62. Betsy Singh-Anand at 1:09 pm

    I, too, have fibromyalgia. I laugh at the line, “it would be unethical to require pain patients in a control group to go months on end without medication,” because I fought for over TEN VERY LONG YEARS to *finally* have my pain taken seriously and treated effectively with opioids. That’s more than a decade! When I read articles like this I am afraid that it is sounding the death-knell for me. I don’t enjoy taking my meds, but it is a choice of taking the pills (and jumping through all of the ridiculous hoops to get them) or becoming a non-person. The medication allows me to get up, work productively, and once in a while have enough “oomph” left over to do something fun, something enjoyable. Without the medication, I am essentially bed-fast. This article is just another in the long line of scare tactics, akin to the 1930’s “Reefer Madness” film. I think we need to be asking why all of these millions of people are in pain in the first place. We supposedly have the best medical system on the planet (which frankly I doubt), yet millions of us are in intractable pain. Something just isn’t adding up. I suspect that if you asked a group of heroin users why they picked up the habit, a significant percentage would tell you that they tried to seek medical help for pain but were left untreated. Considering how difficult it was for me to obtain legitimate pain relief, I completely understand how and why people seek relief outside of the government approved pathway.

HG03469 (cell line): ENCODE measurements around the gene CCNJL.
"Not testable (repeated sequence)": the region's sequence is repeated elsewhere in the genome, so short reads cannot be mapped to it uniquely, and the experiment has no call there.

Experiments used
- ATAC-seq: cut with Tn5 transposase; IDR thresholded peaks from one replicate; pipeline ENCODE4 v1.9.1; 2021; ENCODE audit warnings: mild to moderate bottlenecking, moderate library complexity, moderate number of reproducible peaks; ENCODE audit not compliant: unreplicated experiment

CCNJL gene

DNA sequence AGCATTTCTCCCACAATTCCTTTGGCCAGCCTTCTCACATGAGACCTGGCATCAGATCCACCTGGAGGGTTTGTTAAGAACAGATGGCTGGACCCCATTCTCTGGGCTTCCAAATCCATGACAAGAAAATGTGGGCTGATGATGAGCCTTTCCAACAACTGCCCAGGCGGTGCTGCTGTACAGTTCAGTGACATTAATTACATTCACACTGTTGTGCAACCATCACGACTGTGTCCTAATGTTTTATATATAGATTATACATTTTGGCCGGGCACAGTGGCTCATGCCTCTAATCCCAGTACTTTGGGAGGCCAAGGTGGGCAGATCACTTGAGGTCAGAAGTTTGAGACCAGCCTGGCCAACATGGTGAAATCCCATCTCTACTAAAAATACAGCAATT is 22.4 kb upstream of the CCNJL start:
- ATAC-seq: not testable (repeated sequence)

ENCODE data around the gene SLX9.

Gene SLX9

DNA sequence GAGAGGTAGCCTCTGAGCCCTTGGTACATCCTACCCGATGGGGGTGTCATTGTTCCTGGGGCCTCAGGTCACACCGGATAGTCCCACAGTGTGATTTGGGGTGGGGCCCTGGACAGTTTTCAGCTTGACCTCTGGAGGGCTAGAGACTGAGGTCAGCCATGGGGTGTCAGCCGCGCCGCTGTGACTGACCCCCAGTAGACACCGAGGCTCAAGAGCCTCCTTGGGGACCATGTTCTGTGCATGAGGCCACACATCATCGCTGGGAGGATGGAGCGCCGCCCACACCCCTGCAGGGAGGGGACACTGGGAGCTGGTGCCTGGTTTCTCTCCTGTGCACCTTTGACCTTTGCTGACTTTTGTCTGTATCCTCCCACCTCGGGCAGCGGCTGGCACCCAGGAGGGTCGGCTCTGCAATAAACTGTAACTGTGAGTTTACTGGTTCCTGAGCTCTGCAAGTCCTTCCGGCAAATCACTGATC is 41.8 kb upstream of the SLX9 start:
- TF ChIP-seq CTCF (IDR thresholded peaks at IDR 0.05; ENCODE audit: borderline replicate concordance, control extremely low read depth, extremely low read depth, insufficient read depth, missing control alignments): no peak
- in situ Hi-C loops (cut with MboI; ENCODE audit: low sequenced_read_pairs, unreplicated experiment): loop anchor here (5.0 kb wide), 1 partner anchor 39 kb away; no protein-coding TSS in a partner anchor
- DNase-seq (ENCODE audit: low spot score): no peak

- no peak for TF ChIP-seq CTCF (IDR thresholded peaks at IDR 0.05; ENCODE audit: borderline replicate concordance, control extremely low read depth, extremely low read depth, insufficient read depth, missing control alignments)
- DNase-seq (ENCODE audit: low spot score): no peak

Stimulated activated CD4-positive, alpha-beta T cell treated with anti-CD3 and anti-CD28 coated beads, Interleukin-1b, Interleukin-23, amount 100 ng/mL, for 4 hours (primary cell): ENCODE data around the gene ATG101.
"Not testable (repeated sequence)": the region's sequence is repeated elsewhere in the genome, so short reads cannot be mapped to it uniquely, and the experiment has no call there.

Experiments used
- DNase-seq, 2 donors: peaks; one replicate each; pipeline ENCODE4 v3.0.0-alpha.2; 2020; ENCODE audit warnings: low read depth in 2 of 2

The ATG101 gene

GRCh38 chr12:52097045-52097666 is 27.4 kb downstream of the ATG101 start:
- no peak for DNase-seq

63. S.Smith at 1:19 pm

    How about tobacco that Kill’s 100s of thousands of people a DAY with no benefits at all not even a high ,or intoxicated effect just smoking because smoker’s are ADDICTED and it does kill slowly so I guess that’s ok

  64. Jeff Ostach at 12:42 pm

    This is a article in a major national publication that potentially could be devastating for the millions living in chronic pain. While narcotics have been proven to show they don’t cure Fibromyalgia patients of their pain, what painkillers do is allow a person to function each and every day to the best of their ability. Without them, suicides will spike. While the overdose deaths make the headlines over the countless stories of individuals suffering through absolutely no fault of their own, there seems to be no urgency by the national media to cover repeat DWI’s who kill or injure thousands of Americans every year, nor is there stories written in newspapers and magazines about drivers of all ages who continue to use their cell phones while behind the wheel resulting in thousands of deaths and injuries from distracted drivers. I see it everyday. Young or old, rich or poor. Cellphone use while driving is a national crisis. Public Service Announces are “feel good” advertising from both consumers and cellphone manufacturers. Although texting while driving is an ongoing major problem among our youth, it’s the adults who are more dangerous while on a cellphone than anyone else. So go after chronic pain sufferer’s while ignoring everything else going on around them. This is a very tragic commentary on our society today.

  65. Nancy Ribok at 9:27 am

    All comments seem to be in a similar vein. I am so glad that my thoughts are being supported in every comment I have read. This upsets me so much, that I want to cry. People keep writing and commenting wherever you can. Thanks, Nancy

  66. Robo Jester at 12:27 pm

    Not much mention of chronic pain or responsible use in here.